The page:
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Magnetic Particle Testing (MT)

Assess the Integrity of Ferromagnetic Materials

What is magnetic particle testing?

Magnetic particle testing (MDT) is a nondestructive testing technique for detecting imperfections and discontinuities in iron, nickel and other types of ferromagnetic materials. When subjected to either direct or indirect magnetization, a material imperfection at the surface or subsurface level of a ferromagnetic material under test “leaks” magnetic flux, and serves as a point of attraction for ferrous iron particles. The accumulation of particles helps inspectors to locate and identify these material imperfections, allowing for further evaluation and analysis.

What are the advantages of magnetic particle testing?

Magnetic particle testing is a fast, simple, inexpensive and highly portable NDT technique for detecting fine or shallow surface cracks in pipes and fixtures made of ferromagnetic material. It is a versatile evaluation technique that can be used to detect imperfections on test specimens of widely varying shapes and sizes. Further, the use of magnetic particle testing does not require extensive surface preparation of testing materials. In fact, it can be used to detect discontinuities even through thin exterior coatings.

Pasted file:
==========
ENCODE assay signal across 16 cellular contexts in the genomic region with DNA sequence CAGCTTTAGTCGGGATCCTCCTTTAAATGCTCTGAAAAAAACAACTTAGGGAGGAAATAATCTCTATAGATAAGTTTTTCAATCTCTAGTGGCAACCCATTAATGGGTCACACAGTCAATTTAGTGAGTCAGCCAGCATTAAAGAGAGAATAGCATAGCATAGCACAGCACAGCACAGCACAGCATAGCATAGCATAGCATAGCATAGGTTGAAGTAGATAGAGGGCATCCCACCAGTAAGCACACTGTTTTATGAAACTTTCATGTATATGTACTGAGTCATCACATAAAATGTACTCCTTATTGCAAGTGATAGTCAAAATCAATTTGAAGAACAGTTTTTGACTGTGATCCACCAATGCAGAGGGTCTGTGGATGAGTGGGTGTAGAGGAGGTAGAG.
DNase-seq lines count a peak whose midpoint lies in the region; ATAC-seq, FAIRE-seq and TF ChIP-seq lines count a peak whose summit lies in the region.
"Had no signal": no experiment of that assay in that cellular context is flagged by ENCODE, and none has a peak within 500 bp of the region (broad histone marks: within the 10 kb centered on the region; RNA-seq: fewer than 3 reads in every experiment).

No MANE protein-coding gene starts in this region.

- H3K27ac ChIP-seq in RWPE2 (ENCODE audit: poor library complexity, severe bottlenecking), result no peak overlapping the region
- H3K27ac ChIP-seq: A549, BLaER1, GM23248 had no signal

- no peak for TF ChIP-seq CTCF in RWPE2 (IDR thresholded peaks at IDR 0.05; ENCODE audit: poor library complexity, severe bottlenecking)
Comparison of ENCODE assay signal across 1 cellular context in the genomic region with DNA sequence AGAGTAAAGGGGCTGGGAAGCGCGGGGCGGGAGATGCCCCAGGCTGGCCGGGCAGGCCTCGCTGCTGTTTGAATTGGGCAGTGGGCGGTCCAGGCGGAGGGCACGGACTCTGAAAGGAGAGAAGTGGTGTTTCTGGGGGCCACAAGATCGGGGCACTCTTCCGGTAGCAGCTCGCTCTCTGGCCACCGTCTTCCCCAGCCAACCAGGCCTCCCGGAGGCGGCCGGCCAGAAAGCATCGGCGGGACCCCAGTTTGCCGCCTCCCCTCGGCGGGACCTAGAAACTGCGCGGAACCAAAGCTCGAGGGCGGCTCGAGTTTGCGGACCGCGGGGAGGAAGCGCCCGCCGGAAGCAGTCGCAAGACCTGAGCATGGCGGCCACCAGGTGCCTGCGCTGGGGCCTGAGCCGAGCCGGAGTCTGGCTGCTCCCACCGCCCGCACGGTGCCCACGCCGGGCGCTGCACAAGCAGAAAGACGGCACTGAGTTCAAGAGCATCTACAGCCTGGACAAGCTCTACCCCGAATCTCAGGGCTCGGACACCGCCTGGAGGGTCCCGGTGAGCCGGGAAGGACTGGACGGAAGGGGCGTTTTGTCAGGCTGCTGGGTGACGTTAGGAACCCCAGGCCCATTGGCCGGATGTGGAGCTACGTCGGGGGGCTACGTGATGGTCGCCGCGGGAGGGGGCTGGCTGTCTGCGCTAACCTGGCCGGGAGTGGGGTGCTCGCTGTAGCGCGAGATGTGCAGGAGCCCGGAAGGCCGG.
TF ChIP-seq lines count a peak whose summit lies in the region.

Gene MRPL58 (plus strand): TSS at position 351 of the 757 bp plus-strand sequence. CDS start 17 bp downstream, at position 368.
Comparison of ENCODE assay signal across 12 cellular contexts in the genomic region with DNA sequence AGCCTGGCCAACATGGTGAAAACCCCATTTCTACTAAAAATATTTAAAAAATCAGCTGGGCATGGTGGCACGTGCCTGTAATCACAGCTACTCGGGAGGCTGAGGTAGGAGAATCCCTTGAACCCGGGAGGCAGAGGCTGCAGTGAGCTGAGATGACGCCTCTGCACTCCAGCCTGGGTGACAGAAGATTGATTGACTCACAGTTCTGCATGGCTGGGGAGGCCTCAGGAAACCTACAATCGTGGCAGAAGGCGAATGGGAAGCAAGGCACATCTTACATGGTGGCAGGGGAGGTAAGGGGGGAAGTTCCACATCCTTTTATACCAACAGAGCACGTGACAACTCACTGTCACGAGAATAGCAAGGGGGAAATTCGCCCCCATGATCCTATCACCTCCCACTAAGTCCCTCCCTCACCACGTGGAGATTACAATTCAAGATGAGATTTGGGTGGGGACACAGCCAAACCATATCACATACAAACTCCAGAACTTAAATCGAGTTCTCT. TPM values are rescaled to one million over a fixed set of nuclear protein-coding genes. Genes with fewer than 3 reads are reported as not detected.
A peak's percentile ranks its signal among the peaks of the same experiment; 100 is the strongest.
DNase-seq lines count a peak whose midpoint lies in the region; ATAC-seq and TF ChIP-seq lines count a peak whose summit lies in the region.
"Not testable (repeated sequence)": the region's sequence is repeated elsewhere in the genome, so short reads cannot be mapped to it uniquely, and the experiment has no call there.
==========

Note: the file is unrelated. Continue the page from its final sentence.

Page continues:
Why use TÜV SÜD for your magnetic particle testing requirements?

For more than 30 years, the TÜV SÜD name has been synonymous with quality inspection services in the energy and chemical industries. We’re a leading provider of both NDT and advanced NDT testing and inspection services, and our laboratories and testing facilities can perform quality inspections on almost any form of ferrous material. TÜV SÜD can also conduct NDT and advanced NDT testing and analysis services at customer site locations and in the field to provide our clients with maximum flexibility.

TÜV SÜD magnetic particle testing services include:

  • Wet fluorescent magnetic particle testing - This MDT technique uses extremely small iron oxide pigment particles (less than 0.5 to 10 micrometres in size) immersed in water or oil, and which can be viewed under ultraviolet light. Wet fluorescent magnetic particle testing can be used in wet or dry conditions.
  • Dry powder magnetic particle testing - This technique uses larger iron oxide particles (5 to 170 micrometres in size) that are normally applied manually and which can be viewed under white light conditions. Dry powder magnetic particle testing is not intended for use in wet conditions.

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